Center for Judaic Studies, Center for Middle East and North African Studies,
Center for Political Studies, Department of Political Science and the
For more information, call (734) 936-6510 or e-mail firstname.lastname@example.org.
Free Photoshop workshops offered
Information Technology Central Services is offering Photoshop Elements
2 and Photoshop 7 for Digital Photography for all interested students,
faculty and staff from 10 a.m.–noon or 1:30–3:30 p.m. Dec.
3 in the Wolverine Room of the Michigan Union. Workshop participants will
learn how to get professional results with Photoshop Elements and digital
cameras, and how to publish those images on the Web with Adobe GoLive
6. Seating is limited.
To make a reservation, send an e-mail with the requested session to email@example.com
5 p.m. Nov. 26. For more information, call (734) 647-4408.
Traveling scholar poetry reading
Rick Hilles, the Amy Lowell Poetry Traveling Scholar for 2002–03,
will give a poetry reading at 5 p.m. Dec. 5 in Davidson Hall, Room D1270.
Hilles’ visit, part of the Visiting Writers Series, is sponsored
by the Department of English and the Office of the Provost. His poems
have appeared in Poetry, The Nation, The New Republic and The Paris Review.
Hilles will return to campus in fall 2003 to teach creative writing and
For more information, call (734) 615-3710.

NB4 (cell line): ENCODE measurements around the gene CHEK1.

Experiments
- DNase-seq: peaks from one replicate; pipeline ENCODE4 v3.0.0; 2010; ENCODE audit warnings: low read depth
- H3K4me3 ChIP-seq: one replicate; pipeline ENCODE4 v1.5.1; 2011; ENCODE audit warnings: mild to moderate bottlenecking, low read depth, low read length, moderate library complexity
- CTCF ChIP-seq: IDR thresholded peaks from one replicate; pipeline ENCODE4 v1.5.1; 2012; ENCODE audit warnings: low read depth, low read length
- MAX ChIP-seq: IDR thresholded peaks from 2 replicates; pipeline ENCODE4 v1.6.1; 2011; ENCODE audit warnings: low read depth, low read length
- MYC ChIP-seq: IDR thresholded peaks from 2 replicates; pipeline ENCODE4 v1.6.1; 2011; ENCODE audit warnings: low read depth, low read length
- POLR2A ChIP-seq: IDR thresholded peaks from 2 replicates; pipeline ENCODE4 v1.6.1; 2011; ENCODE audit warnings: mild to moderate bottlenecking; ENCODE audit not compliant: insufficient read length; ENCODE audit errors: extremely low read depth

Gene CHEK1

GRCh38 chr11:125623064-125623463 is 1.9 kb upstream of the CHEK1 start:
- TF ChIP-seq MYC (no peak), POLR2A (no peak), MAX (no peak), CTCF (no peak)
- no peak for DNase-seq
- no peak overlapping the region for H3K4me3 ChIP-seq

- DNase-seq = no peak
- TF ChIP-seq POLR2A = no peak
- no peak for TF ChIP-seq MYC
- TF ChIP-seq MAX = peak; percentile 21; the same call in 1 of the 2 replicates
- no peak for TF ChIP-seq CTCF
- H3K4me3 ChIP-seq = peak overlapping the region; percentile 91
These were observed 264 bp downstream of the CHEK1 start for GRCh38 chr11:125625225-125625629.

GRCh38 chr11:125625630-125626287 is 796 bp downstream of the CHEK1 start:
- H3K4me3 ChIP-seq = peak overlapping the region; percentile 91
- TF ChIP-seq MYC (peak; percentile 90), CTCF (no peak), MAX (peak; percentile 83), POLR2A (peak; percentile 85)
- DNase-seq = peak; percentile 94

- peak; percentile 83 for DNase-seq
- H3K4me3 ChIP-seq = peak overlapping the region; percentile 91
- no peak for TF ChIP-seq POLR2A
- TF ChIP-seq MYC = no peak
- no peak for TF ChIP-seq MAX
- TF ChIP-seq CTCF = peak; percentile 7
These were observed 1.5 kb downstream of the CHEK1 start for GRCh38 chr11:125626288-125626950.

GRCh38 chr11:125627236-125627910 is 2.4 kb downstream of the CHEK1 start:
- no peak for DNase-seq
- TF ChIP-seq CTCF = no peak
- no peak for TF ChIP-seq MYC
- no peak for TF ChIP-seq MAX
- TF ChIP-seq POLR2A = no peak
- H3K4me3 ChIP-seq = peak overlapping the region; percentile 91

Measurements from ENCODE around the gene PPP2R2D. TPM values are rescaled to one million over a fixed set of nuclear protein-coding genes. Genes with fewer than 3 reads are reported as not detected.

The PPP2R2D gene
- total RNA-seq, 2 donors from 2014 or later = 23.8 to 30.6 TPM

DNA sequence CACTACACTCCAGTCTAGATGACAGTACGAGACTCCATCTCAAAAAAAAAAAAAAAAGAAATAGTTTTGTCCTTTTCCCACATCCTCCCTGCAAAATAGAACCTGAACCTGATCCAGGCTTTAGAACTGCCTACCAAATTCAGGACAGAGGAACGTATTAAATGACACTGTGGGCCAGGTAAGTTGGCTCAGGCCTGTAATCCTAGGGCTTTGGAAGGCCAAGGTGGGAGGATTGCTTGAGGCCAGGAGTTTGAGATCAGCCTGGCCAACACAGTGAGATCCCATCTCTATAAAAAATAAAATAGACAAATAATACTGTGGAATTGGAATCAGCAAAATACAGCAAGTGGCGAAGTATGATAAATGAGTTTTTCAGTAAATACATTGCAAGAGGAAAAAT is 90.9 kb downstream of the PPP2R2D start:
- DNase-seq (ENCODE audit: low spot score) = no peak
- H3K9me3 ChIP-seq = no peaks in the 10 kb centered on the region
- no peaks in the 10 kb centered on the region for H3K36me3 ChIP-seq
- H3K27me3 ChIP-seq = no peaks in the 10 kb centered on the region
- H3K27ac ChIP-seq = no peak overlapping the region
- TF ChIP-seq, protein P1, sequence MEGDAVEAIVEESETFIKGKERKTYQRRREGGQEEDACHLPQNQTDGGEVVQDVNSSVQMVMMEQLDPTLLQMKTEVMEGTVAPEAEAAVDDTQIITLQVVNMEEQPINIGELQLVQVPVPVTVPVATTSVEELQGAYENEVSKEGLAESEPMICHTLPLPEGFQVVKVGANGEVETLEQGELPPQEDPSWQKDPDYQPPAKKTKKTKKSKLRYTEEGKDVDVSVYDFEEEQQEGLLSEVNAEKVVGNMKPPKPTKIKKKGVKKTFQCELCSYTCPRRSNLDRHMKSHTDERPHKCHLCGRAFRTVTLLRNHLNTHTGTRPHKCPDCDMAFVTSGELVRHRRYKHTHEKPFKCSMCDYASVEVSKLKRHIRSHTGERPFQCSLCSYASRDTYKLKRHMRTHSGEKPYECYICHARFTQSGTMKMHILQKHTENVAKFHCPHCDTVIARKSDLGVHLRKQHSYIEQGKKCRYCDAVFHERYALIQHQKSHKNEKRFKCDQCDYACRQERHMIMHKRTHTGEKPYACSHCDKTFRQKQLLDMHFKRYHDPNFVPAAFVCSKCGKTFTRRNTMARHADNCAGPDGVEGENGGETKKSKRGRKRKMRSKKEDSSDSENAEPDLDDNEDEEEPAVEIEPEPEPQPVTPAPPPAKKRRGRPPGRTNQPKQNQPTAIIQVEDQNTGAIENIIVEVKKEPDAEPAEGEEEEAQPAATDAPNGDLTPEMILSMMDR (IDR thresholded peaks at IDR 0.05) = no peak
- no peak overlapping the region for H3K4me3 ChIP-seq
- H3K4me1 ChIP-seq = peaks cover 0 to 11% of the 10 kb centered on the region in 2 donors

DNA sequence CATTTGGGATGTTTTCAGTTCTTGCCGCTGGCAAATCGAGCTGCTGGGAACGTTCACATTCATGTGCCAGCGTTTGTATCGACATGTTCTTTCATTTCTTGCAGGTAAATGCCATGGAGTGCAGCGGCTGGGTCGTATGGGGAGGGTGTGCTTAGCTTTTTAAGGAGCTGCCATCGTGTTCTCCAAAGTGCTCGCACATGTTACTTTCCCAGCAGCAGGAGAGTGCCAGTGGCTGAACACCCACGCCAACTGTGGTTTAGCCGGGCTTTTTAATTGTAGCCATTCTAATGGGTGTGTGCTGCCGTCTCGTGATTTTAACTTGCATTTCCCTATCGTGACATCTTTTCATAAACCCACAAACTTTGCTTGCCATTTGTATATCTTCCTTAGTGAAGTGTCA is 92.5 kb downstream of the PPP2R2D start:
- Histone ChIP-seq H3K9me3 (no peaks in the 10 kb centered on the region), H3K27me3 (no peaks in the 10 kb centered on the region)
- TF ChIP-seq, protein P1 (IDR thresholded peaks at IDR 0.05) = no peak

Event details best leadership practices
Daniel Goleman and Kim Cameron will detail their research on leadership
practices at 3 p.m. Dec. 6 in Hale Auditorium at the session, “The
Leadership Edge: Don’t Be Left Behind.” Goleman and Cameron
will address the questions, “What do most successful leaders and
organizations know that others don’t know?” and “What
best practices do they follow?” Goleman is best known for his work
on emotional intelligence. Cameron, professor in the Business School,
is best known for his research on organizational effectiveness, corporate
quality culture and the development of leadership excellence. His current
research focuses on virtues in organizations such as forgiveness, humility
and compassion, and their relationship to success. The Leadership Edge
is sponsored by the Executive MBA Program, the Executive Skills Program,
Borders Group Inc. and Perseus Publishing.
For more information, e-mail firstname.lastname@example.org.
‘Charles Dickens’ to read classic
Charles Dickens (played by Bert Hornback, emeritus professor of English)
will present his dramatic reading of “A Christmas Carol” at